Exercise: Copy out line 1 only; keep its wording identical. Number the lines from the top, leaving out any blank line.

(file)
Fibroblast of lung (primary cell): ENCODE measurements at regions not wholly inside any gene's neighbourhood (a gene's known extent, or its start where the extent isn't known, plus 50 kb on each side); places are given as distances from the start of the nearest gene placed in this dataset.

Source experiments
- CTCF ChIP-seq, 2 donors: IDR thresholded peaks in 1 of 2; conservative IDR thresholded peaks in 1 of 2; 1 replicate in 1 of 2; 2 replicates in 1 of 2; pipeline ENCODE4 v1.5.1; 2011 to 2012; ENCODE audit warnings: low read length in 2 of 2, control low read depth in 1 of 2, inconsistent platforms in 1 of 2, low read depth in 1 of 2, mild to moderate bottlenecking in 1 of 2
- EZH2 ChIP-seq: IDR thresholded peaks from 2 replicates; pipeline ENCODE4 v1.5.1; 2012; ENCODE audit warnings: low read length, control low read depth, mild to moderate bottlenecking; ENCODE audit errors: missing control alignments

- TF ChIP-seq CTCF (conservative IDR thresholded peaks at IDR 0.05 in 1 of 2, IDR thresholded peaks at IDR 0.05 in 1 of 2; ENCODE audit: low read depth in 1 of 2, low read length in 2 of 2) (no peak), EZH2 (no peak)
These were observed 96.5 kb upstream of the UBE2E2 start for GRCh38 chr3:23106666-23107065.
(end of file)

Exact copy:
Fibroblast of lung (primary cell): ENCODE measurements at regions not wholly inside any gene's neighbourhood (a gene's known extent, or its start where the extent isn't known, plus 50 kb on each side); places are given as distances from the start of the nearest gene placed in this dataset.